C’mine’s Run by Melanie Reynolds
By all rights, Darshanth should have been finding this equally gruelling. It had been a long time since he’d done any extended groundwork. But the blue was clearly enjoying himself, lolloping along like an overgrown puppy, eyes spinning like pinwheels, full of boisterous cheer. Though the weyrlings had been flying for some time now, none of the young dragonets had developed the controlled power of the vertical leap that they’d need to get airborne cleanly, and exercises on the ground was still the best way for them to build the strength in their hind legs. The dragonets were too disproportionate, too leggy and awkward, to make best use of themselves, so even those who were already bigger than Darshanth were struggling to keep up with his bounding adult pace.
“Stop,” C’mine wheezed, grabbing feebly for M’touf’s arm as he stumbled, at last, to a halt. To his dismay, he found that stopping was nearly as bad as carrying on. His head spun, and he thought he might actually fall over. He bent double, gasping, gripping his knees with his sweaty hands, trying to get some air into his tortured lungs. Then, painfully, he straightened up. “Atath took you between?” (Chapter fifteen, Dragonchoice 3)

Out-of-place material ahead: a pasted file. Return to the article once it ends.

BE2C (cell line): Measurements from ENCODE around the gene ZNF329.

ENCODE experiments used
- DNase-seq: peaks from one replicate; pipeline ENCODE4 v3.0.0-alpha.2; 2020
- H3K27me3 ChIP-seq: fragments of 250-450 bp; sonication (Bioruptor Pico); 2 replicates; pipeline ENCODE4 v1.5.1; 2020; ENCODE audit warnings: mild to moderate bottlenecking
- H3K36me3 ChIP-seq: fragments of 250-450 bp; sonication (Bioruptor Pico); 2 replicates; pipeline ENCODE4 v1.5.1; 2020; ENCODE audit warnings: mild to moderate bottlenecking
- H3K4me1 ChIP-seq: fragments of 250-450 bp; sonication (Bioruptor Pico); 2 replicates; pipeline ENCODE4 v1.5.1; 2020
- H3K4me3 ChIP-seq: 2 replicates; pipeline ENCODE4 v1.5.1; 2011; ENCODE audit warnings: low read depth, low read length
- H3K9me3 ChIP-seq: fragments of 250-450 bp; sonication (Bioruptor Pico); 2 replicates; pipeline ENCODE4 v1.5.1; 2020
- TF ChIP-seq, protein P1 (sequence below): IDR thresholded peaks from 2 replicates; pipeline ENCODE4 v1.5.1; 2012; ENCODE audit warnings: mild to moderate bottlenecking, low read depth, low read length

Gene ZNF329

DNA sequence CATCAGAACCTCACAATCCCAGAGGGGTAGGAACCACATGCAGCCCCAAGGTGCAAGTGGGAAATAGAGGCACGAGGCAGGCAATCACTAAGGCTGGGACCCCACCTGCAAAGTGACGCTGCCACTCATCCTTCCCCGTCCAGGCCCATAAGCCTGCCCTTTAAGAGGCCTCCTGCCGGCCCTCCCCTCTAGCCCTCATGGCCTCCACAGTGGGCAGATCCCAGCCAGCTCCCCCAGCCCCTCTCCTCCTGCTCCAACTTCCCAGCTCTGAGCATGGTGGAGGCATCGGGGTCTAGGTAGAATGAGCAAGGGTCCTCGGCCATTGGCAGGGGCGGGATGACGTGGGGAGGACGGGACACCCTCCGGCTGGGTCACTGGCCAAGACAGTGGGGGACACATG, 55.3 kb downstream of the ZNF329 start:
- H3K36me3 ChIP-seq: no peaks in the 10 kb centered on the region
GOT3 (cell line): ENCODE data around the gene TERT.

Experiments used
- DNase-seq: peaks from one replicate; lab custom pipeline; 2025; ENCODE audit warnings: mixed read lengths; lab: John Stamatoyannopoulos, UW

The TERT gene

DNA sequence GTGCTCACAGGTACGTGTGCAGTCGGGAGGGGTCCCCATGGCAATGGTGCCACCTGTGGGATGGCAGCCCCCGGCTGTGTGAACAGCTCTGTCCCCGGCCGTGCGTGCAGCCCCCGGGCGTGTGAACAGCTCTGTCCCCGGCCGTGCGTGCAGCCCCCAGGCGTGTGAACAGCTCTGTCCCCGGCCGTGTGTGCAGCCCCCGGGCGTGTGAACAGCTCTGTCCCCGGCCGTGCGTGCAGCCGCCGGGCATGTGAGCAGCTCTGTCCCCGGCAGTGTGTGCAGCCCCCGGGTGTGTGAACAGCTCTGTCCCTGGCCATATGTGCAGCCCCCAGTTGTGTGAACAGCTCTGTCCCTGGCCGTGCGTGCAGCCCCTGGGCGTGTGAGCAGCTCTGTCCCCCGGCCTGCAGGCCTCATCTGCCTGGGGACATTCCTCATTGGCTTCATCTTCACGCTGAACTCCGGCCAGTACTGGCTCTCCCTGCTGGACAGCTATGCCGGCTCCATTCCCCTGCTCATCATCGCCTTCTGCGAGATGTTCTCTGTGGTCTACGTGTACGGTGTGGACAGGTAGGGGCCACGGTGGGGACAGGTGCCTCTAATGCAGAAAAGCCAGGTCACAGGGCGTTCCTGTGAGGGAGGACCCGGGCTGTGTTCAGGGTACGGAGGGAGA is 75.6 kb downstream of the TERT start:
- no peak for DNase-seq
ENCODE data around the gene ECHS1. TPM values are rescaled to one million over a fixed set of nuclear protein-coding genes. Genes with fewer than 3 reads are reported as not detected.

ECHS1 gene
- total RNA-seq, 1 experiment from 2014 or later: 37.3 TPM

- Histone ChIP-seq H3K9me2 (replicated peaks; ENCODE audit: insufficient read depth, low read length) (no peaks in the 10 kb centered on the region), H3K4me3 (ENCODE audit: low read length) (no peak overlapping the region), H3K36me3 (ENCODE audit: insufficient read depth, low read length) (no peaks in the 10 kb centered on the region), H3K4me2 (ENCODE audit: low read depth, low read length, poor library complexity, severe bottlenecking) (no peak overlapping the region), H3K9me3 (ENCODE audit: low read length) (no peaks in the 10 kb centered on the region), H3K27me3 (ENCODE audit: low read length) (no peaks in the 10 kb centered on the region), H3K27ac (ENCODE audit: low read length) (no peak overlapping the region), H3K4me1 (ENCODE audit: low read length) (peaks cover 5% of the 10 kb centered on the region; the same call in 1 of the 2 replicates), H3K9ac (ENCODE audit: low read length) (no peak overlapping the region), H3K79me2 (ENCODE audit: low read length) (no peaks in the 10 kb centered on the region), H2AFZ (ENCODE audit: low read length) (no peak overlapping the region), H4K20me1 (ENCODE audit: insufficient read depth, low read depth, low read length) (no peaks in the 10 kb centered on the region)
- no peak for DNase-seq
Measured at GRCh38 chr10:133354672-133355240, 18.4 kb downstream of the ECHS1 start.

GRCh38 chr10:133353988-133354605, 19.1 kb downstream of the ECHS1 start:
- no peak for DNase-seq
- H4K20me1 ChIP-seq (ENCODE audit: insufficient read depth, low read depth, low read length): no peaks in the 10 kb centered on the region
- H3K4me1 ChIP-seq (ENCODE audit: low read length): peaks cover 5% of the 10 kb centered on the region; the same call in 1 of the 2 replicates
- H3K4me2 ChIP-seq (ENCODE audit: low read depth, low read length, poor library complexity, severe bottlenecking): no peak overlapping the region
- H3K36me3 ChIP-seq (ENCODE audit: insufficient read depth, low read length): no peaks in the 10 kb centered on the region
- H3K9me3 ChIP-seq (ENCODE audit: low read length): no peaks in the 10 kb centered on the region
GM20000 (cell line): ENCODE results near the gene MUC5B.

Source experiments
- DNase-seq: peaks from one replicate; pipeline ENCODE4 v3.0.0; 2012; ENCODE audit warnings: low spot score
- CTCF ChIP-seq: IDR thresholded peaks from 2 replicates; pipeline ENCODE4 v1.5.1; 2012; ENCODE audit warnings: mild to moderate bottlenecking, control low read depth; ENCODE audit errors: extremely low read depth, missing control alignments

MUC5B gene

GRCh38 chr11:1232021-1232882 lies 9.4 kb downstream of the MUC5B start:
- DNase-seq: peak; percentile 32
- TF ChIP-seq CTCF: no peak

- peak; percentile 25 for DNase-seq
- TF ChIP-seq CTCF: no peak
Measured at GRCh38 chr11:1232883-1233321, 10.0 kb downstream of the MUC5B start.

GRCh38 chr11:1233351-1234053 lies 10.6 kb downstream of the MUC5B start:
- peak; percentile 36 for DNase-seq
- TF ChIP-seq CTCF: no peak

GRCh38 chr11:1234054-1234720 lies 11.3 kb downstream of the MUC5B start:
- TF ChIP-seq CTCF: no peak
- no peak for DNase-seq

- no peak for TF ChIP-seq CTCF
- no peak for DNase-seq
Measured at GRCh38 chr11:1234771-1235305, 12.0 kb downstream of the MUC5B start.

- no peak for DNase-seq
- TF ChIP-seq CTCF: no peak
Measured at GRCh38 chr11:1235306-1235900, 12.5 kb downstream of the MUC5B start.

This is one of those scenes I could picture clearly in my mind, but never thought I’d see illustrated. Melanie’s glorious cel-shading brings Darshanth’s energy – and poor C’mine’s exhaustion – vividly to life.
(And in case you’re wondering, the dragonets are – left to right – Warjenth, Sparth, Nerbeth, Rementh, Berzunth, Narwath, Djeth, and Jagunth.)